A Reynolds-Averaged Navier-Stokes (RANS) method has been employed in conjunction with a chimera domain decomposition technique for time-domain simulation of transient flow induced by a berthing DDG-51 ship undergoing translational and/or rotational motions. The method solves the mean flow and turbulence quantities using an arbitrary combination of embedded, overlapped or matched grids. The unsteady RANS equations were formulated in an earth-fixed reference frame and transformed into general curvilinear, moving coordinate systems. A chimera domain decomposition technique was employed to accommodate the relative motions between different grid blocks. Calculations have been performed for a DDG-51 guided missile destroyer in translational and rotational motions to demonstrate the capability of the chimera RANS approach for time-domain simulation of the ship and berthing structure interactions. The numerical solutions successfully captured many important features of the transient flow around berthing ships including the underkeel flow acceleration, separation around the bow and stern area, flow recirculation behind the ship, water cushion between the ship and harbor quaywall, and the complex interaction among bow, shoulder and stern wave systems.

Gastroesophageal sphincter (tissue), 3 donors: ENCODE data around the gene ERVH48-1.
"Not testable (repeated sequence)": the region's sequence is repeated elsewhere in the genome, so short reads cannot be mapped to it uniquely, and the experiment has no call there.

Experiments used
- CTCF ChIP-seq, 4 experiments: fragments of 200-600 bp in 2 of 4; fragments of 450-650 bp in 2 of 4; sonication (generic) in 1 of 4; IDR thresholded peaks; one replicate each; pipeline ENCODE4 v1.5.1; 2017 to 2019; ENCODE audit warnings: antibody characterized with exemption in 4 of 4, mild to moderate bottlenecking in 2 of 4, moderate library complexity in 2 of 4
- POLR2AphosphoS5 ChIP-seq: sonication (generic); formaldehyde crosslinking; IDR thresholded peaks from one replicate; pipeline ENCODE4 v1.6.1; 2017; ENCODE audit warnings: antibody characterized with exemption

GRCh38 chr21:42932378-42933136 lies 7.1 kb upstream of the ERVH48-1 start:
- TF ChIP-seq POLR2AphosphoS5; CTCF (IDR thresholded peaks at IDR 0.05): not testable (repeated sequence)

Berthing damage can result in substantial economic and operational penalties. Even in a well-executed berthing, a large ship possesses enormous kinetic energy that can seriously damage the berthing structure as well as the ship itself. Fender systems are provided at a berth to absorb the kinetic energy of the berthing ship and to mitigate impact forces. The amount of the energy to be absorbed and the maximum impact force are the prevailing criteria for fender system design. Currently, the most commonly used fender-system design methodology accounts for the influence of the ambient water with a simple constant coefficient (Lee et al., 1975; Plotkin, 1977; Keuning and Beukelman, 1979; Fontijn, 1980, 1988). In order to improve the fender-system design.

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